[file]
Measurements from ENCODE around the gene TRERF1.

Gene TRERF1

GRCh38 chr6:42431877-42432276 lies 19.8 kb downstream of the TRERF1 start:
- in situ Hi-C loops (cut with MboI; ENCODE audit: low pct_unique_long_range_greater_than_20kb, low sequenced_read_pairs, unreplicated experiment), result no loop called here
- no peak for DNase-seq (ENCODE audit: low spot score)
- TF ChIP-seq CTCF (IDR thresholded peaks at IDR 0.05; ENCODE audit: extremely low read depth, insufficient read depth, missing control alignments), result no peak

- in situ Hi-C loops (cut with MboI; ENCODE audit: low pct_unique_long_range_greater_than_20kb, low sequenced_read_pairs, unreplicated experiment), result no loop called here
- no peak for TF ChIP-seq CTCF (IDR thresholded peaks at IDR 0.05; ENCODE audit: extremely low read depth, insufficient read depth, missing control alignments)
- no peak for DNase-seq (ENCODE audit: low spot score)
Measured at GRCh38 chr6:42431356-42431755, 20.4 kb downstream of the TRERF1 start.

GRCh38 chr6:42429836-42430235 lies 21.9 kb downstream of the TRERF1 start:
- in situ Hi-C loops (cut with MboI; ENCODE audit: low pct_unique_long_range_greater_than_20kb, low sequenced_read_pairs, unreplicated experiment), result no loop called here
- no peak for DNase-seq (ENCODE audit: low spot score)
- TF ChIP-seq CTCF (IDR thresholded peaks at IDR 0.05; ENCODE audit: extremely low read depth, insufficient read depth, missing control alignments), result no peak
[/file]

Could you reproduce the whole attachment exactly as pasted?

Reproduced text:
Measurements from ENCODE around the gene TRERF1.

Gene TRERF1

GRCh38 chr6:42431877-42432276 lies 19.8 kb downstream of the TRERF1 start:
- in situ Hi-C loops (cut with MboI; ENCODE audit: low pct_unique_long_range_greater_than_20kb, low sequenced_read_pairs, unreplicated experiment), result no loop called here
- no peak for DNase-seq (ENCODE audit: low spot score)
- TF ChIP-seq CTCF (IDR thresholded peaks at IDR 0.05; ENCODE audit: extremely low read depth, insufficient read depth, missing control alignments), result no peak

- in situ Hi-C loops (cut with MboI; ENCODE audit: low pct_unique_long_range_greater_than_20kb, low sequenced_read_pairs, unreplicated experiment), result no loop called here
- no peak for TF ChIP-seq CTCF (IDR thresholded peaks at IDR 0.05; ENCODE audit: extremely low read depth, insufficient read depth, missing control alignments)
- no peak for DNase-seq (ENCODE audit: low spot score)
Measured at GRCh38 chr6:42431356-42431755, 20.4 kb downstream of the TRERF1 start.

GRCh38 chr6:42429836-42430235 lies 21.9 kb downstream of the TRERF1 start:
- in situ Hi-C loops (cut with MboI; ENCODE audit: low pct_unique_long_range_greater_than_20kb, low sequenced_read_pairs, unreplicated experiment), result no loop called here
- no peak for DNase-seq (ENCODE audit: low spot score)
- TF ChIP-seq CTCF (IDR thresholded peaks at IDR 0.05; ENCODE audit: extremely low read depth, insufficient read depth, missing control alignments), result no peak